In the simplest terms, it is an agreement between business owners on buying and selling the business. There are many nuances to a buy-sell agreement. If your buy-sell agreement is not set up properly it could end up causing a lot of grief to your fellow business partners, their family and your family members. Therefore, buy-sell arrangements should be structured by an experienced business law attorney in conjunction with all interest holding parties input and review.
The first step of implementing a buy-sell agreement funded with life insurance is to consult with an experienced business law attorney who can structure your arrangement. The size of your business will typically determine the level of difficulty of properly structuring your buy-sell arrangement. The next step, or simultaneous step, would be to begin the process of obtaining life insurance for the buy-sell agreement. The reason you want to move on obtaining insurance right away is because the approval process can take time depending on the policies and the health of proposed insureds.
Depending on the type of business, and the buy sell agreement terms and conditions, same determines how the insurance proceeds are utilized. Life insurance in buy-sell agreements for corporations, partnerships and sole proprietorships using entity purchase agreements or cross purchase agreements is often utilized. There are other agreements available, not regularly utilized, such as Trusted Cross Purchase, Wait-and-See Buy Sell, and No-Sell Buy-Sell.
In a partnership, typically the two co-owners will get insured and name one another as the owner of each others policy. When a buy-sell agreement is funded with life insurance, the policy owner uses the insurance proceeds to purchase the business interest of the deceased owner’s interest at a predetermined amount. This type of buy sell agreement is called an Entity Purchase Agreement or Stock Redemption Agreement. The benefit here is that it provides the family of the deceased owner with cash instead of non-marketable company stock. The remaining owner is then freed up to carry on the business without the deceased owner’s family getting involved in the affairs of the business. Further, this protects the business from being dissolved upon the death of a co-owner. Finally, the business has a quick influx of liquid income (i.e. cash) that may also be used by any remaining co-owners if the business is in need of liquidity.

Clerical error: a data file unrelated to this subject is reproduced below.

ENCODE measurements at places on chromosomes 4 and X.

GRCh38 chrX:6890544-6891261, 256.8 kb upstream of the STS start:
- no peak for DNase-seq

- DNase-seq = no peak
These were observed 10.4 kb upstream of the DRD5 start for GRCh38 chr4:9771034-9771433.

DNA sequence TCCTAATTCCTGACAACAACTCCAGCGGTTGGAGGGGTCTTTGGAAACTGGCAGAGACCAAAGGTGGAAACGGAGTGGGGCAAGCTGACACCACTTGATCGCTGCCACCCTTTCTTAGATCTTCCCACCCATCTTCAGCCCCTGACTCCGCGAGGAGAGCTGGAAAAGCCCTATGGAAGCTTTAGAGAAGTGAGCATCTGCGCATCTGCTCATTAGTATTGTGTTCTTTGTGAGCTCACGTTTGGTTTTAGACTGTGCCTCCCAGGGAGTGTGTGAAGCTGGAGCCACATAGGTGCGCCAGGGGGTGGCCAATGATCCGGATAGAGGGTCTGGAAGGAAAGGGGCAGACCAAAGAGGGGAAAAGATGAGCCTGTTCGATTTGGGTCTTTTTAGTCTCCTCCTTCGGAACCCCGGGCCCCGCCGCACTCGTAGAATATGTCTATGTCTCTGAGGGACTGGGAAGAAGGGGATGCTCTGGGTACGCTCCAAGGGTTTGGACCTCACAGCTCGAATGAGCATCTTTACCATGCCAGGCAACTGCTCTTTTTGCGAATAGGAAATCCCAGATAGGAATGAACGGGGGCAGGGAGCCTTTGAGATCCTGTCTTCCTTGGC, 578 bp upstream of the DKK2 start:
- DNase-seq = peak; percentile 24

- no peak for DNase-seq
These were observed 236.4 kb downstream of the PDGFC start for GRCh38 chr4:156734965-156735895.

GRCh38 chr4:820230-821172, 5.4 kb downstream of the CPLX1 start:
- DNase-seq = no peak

For larger businesses with more than two or three owners, such as an LLC, C-Corp, or S-Corp, a different buy sell strategy called a cross purchase agreement, can be effectively implemented. This buy sell agreement strategy requires the insurance to be taken out on all the business owners and makes the business both the owner of the policy and the beneficiary. This way all money flows back into the business to be used as necessary by the remaining business owners, as the remaining owners use the cash to “buy out” the deceased business owner’s interest. Consultation with your tax professional for potential tax ramifications to the business from this strategy is integral to the process as well.
In a sole proprietorship, typically the business will not continue when the sole owner dies. The main issue is that any heir of the business owner is not knowledgeable of the business and the nuances associated with the continuation of the business. Therefore, the buy-sell agreement funded with life insurance, typically in the form of key person business life insurance, will be able to provide liquid assets to the deceased owner’s family as they wait on an appropriate suitor to purchase the business. This strategy also helps avoid “fire sales” where the business is sold for pennies on the dollar due to the need to liquidate assets to wrap up the deceased owner’s business and estate.